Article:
by LAURA CLARK
Guidance: Heads don’t need parents’ permission to take biometric data
Schools have been given the go-ahead to take fingerprints from children as young as five – without asking their parents first.
Ministers issued guidance allowing heads to collect pupils’ biometric data to use when taking the register, paying for lunch or using the library. Schools can also take retina and iris scans and record children’s voices, face shapes, hand measurements, handwriting and typing patterns.
Civil liberties campaigners are concerned that the data could be given to police or the Government without parents’ knowledge – or stolen by identity thieves. The advice, contained in official guidance published, has infuriated parents’ groups.
Whitehall officials insisted the data is not stored as fingerprints but unique number streams derived from the prints, rendering it useless to anyone except the school using the system.
However the claims were disputed by campaigners who oppose the use of biometric data in schools. They also said that school computers are not secure enough to keep the data safe from hackers.
An investigation earlier this year found that 285 schools have already introduced fingerprint scanners. They are used for a range of purposes including tracking children during the day to ensure they are not playing truant.
However, less than a fifth had first sought parental consent, according to a survey by the Liberal Democrats. LibDem MP Greg Mulholland said: “It is highly disappointing and unsatisfactory that there remains no legal requirement for parental consent before a child’s biometric data is collected. “This is unacceptable. A school would never dream of taking children on a school trip without consent, but collecting their fingerprints is not subject to the same safeguards.”
Nick Gibb, Tory schools spokesman, called the guidance “disappointing”. He said: “It is very weak as it neither requires schools to seek parental consent nor recognises the serious issues at stake with schools fingerprinting children simply for administrative convenience.”
David Coulter, from the pressure group Leave Them Kids Alone, added that allowing schools to take children’s fingerprints without consent was an “infringement of liberty”. He said: “These systems store fingerprint templates, which are used by the police. It leaves children open to identity fraud later on.”
Polls by lobby groups suggest as many as 3,500 schools have bought the necessary equipment.
Many heads are said to have been waiting for the official guidance before bringing in the systems, fearing they could be breaching data protection law. This states that while schools should notify parents they are taking biometric data, they do not have to seek formal consent. And if pupils are old enough – thought to be around the age of 12 – do not even have to notify parents. They can comply with the law simply by informing the child.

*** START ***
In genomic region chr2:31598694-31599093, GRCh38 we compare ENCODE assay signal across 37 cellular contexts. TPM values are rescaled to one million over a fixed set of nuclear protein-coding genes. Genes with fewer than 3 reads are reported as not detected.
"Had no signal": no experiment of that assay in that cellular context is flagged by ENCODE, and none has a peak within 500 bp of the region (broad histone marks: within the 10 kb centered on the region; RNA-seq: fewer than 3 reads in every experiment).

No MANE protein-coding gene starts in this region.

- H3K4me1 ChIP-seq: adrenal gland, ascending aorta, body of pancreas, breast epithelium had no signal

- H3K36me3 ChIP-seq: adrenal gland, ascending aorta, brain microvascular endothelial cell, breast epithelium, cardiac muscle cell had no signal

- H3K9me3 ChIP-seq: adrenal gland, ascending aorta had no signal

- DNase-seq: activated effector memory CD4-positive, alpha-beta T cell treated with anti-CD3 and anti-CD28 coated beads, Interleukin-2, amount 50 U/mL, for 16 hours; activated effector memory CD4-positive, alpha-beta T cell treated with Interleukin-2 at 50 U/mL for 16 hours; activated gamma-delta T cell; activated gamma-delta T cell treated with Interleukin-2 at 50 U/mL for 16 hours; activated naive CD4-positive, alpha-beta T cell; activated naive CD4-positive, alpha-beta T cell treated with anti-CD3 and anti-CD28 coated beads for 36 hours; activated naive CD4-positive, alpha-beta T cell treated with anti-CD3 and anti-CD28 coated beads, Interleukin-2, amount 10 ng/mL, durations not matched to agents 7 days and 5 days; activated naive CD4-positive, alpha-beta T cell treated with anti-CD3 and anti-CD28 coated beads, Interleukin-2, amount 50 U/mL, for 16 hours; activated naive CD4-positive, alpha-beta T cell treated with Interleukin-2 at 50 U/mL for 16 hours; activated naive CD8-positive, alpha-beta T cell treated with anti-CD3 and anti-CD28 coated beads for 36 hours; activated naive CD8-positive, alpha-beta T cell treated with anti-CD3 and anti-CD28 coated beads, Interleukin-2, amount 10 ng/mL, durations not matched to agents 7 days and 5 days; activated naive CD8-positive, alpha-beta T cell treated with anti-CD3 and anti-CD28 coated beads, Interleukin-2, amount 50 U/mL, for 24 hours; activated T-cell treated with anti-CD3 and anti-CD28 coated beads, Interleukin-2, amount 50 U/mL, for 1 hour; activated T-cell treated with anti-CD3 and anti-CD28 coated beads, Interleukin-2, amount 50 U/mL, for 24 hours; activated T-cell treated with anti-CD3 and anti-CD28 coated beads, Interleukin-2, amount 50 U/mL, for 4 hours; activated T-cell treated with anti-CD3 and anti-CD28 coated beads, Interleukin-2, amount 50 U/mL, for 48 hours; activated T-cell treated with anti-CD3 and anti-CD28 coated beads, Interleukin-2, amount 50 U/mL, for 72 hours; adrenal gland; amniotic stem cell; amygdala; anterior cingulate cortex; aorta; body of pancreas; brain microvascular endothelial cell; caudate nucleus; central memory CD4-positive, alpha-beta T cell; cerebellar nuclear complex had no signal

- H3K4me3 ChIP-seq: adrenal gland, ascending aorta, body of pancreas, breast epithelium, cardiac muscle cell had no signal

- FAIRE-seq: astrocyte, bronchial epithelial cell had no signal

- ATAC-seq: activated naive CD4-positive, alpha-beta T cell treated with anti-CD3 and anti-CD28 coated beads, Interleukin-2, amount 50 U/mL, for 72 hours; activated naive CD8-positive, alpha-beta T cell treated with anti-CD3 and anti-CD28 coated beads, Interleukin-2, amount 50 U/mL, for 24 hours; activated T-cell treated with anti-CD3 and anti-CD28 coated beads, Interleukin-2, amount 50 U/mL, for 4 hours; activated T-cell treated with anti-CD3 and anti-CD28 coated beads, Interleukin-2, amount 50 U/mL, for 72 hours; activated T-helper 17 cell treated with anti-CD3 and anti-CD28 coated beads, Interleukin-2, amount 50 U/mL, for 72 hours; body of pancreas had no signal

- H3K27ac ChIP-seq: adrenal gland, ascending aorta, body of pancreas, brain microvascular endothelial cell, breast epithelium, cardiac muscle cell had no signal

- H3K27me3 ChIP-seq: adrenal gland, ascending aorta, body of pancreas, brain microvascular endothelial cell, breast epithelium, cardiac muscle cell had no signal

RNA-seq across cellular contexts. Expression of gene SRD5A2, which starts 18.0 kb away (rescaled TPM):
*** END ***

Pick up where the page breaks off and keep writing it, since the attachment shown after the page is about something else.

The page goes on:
Campaigners wanted ministers to force schools to ensure they had written permission from parents before taking children’s fingerprints. But the guidance merely told heads it was “good practice” to be “clear and open” when introducing biometric technology.
It advises schools to make contingency plans if parents object, for example by keeping a smartcard service running alongside fingerprint scanners. However there is no requirement for them to do this. Parents’ only option if they are unhappy with the changes is to complain to the Information Commissioner.
Schools Minister Jim Knight insisted: “Biometric data is increasingly being used in schools. This guidance advises schools to fully involve parents in any decision to introduce this new technology.
“I want parents to be fully engaged with every aspect of their children’s education – this is at the heart of today’s guidance.
“I back every headteacher’s right and professional judgment to choose technology to improve their day-to-day running – but it is plain common sense for them to talk to parents about this.”
The guidance, issued by the Governmentfunded British Education Communications and Technology Agency, known as Becta, said schools must not pass on the information to outside bodies and should destroy it as soon as the pupil leaves.
However Liberty, the civil rights group, said: “The police have the right to get into any database, private or public.”